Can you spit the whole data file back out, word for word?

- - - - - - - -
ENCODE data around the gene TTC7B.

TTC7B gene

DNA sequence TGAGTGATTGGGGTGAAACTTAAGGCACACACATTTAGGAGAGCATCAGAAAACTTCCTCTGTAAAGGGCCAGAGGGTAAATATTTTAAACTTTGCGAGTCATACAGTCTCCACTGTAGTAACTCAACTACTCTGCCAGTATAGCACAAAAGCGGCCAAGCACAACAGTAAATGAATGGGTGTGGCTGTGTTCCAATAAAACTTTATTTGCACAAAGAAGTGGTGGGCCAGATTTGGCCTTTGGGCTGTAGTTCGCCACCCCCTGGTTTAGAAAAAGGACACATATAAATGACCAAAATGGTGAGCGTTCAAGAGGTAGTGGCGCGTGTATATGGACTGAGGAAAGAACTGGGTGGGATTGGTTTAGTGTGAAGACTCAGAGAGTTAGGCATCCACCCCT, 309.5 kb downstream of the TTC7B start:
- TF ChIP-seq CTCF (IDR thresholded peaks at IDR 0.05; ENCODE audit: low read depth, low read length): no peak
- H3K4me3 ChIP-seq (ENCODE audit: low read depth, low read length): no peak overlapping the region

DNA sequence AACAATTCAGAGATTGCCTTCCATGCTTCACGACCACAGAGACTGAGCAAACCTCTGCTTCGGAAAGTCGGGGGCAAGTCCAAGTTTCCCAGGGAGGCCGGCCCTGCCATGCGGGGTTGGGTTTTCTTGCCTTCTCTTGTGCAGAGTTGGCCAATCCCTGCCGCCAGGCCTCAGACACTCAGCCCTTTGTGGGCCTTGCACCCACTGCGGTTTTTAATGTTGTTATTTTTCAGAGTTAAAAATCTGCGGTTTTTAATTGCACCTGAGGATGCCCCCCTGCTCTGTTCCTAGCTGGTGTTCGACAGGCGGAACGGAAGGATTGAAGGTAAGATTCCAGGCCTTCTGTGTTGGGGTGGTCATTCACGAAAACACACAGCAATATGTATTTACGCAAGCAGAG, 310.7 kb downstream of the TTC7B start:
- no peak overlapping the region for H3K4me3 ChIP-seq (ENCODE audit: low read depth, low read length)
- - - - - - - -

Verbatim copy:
ENCODE data around the gene TTC7B.

TTC7B gene

DNA sequence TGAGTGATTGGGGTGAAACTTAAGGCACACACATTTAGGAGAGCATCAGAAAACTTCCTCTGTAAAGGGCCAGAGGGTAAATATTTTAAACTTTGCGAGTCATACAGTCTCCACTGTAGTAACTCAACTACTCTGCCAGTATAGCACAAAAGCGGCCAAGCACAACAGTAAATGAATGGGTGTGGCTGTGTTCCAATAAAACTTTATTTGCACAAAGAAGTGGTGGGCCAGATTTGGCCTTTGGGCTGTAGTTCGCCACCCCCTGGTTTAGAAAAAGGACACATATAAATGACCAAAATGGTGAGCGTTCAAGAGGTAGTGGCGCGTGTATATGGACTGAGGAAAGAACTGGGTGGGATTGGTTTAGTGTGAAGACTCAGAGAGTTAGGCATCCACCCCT, 309.5 kb downstream of the TTC7B start:
- TF ChIP-seq CTCF (IDR thresholded peaks at IDR 0.05; ENCODE audit: low read depth, low read length): no peak
- H3K4me3 ChIP-seq (ENCODE audit: low read depth, low read length): no peak overlapping the region

DNA sequence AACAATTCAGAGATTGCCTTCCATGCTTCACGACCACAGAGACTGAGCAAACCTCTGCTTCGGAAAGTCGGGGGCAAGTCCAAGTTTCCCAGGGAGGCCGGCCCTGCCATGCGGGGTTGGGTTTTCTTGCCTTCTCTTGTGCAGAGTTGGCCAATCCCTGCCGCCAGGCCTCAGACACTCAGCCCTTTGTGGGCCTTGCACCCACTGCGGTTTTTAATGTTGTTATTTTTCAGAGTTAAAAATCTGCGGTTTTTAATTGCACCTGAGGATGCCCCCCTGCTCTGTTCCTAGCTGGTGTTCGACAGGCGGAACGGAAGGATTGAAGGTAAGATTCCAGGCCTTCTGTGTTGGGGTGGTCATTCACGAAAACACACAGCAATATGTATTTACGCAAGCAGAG, 310.7 kb downstream of the TTC7B start:
- no peak overlapping the region for H3K4me3 ChIP-seq (ENCODE audit: low read depth, low read length)